Wavelength-Selective Coupling and Decoupling of Polymer Chains via Reversible [2 + 2] Photocycloaddition of Styrylpyrene for Construction of Cytocompatible Photodynamic Hydrogels

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Abstract

Reversible photocycloaddition reactions have previously been employed in chemical cross-linking for the preparation of biomaterial scaffolds. However, the processes require activation by high-energy UV light, rendering them unsuitable for modification in biological environments. Here we demonstrate that the [2 + 2] photocycloaddition of styrylpyrene can be activated by visible light at λ = 400-500 nm, enabling rapid and effective conjugation and cross-linking of poly(ethylene glycol) (PEG) in water and under mild irradiation conditions (I = 20 mW cm-2). Notably, the reversion of the cycloaddition can be triggered by low-energy UV light at λ = 340 nm, which allows for efficient cleavage of the dimer adduct. Using this wavelength-gated reversible photochemical reaction we are able to prepare PEG hydrogels and modulate their mechanical properties in a bidirectional manner. We also demonstrate healing of the fractured hydrogel by external light triggers. Furthermore, we show that human mesenchymal stem cells can be encapsulated within the gels with high viability post encapsulation. This photochemical approach is therefore anticipated to be highly useful in studies of cell mechanotransduction, with relevance to disease progression and tissue regeneration.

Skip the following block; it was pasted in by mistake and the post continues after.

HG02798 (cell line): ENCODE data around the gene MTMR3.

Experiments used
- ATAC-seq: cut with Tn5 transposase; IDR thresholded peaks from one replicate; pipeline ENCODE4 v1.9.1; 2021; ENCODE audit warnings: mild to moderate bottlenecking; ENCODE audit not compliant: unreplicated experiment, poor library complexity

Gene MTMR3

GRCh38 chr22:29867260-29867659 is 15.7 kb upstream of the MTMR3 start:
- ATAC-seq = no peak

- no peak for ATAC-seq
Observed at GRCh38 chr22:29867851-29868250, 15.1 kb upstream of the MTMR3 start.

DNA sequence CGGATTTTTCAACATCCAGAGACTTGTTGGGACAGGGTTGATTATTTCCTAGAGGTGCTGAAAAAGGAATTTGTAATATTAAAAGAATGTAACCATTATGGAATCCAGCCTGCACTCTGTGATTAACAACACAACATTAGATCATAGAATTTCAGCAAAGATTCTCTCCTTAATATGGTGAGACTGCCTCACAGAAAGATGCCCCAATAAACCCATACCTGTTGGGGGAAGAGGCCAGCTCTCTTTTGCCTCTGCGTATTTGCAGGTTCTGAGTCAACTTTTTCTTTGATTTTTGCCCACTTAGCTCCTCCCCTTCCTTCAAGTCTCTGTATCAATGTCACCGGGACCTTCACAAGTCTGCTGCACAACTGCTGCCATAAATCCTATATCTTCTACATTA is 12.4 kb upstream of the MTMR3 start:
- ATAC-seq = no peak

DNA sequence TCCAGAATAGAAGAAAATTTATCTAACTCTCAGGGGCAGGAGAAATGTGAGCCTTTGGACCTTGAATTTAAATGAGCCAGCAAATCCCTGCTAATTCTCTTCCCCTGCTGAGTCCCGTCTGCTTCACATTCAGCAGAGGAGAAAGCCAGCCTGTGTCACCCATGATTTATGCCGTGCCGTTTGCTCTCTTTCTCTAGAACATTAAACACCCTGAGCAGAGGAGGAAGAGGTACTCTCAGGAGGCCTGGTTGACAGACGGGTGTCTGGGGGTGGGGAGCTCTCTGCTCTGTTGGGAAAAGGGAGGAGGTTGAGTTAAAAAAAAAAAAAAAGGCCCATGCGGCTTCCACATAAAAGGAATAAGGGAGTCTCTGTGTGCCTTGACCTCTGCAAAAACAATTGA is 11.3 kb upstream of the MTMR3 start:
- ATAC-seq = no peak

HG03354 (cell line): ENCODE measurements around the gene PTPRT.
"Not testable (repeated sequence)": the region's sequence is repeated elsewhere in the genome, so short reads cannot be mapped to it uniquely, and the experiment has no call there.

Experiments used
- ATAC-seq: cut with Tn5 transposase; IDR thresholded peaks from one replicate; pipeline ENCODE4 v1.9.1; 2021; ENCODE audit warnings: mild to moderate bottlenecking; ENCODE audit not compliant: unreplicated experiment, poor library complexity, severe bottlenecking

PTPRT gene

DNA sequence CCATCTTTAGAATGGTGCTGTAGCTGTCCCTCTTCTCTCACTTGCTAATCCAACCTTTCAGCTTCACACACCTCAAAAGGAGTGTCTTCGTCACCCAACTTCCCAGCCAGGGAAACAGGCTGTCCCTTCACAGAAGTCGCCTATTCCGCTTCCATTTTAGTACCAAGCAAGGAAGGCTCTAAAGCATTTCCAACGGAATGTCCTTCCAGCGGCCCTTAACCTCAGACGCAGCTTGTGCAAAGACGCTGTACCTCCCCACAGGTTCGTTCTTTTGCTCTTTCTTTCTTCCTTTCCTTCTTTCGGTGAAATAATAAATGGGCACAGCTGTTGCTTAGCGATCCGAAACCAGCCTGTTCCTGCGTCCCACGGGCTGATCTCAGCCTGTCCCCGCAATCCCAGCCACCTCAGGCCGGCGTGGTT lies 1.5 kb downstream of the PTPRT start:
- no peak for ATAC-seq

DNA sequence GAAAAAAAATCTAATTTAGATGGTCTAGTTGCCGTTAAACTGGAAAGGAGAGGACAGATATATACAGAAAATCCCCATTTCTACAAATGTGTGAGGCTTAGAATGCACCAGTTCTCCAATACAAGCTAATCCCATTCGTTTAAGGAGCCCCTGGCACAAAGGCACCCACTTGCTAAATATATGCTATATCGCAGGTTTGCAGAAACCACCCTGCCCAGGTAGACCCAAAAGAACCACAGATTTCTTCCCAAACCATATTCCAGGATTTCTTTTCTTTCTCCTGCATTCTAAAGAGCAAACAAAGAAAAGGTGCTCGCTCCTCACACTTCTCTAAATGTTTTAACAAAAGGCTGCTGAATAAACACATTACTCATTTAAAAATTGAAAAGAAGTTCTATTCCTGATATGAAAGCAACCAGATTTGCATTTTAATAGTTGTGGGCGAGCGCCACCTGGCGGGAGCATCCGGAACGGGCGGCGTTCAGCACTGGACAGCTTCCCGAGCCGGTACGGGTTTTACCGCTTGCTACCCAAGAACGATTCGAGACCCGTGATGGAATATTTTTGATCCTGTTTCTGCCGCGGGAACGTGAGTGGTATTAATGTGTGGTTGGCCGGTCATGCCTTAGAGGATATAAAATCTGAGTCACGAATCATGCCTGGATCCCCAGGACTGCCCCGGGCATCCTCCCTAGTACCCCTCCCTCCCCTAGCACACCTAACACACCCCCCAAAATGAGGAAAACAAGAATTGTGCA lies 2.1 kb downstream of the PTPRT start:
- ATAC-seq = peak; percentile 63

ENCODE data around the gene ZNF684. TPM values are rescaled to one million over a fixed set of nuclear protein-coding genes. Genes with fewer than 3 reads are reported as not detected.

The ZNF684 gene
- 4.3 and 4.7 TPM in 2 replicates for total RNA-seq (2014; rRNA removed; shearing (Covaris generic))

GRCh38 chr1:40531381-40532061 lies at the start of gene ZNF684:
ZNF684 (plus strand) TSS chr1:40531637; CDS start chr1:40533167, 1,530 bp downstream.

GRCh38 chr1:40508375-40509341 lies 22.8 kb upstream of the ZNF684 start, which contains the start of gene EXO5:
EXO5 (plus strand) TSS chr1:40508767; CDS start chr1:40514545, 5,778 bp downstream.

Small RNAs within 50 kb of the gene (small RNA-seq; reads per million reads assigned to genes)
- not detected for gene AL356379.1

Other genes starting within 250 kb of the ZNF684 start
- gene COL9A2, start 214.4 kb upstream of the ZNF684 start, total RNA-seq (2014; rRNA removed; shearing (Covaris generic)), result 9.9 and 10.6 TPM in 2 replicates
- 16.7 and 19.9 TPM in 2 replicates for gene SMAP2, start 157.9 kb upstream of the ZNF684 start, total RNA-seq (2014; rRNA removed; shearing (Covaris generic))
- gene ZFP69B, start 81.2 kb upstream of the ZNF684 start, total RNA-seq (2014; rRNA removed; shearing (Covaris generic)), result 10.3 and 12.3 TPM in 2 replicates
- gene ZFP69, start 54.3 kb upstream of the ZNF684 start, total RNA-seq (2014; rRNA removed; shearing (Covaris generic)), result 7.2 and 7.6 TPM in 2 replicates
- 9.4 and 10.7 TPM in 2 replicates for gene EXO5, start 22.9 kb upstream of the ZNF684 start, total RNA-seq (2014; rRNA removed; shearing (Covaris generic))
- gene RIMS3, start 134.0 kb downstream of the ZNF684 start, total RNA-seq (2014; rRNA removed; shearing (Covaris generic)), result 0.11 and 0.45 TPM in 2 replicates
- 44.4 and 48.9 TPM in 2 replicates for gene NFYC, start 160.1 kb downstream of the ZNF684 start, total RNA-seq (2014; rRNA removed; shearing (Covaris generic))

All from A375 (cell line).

Original languageEnglish
Pages (from-to)464-469
Number of pages6
JournalACS Macro Letters
Volume7
Issue number4
DOIs
Publication statusPublished - 17 Apr 2018

Cite this

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title = "Wavelength-Selective Coupling and Decoupling of Polymer Chains via Reversible [2 + 2] Photocycloaddition of Styrylpyrene for Construction of Cytocompatible Photodynamic Hydrogels",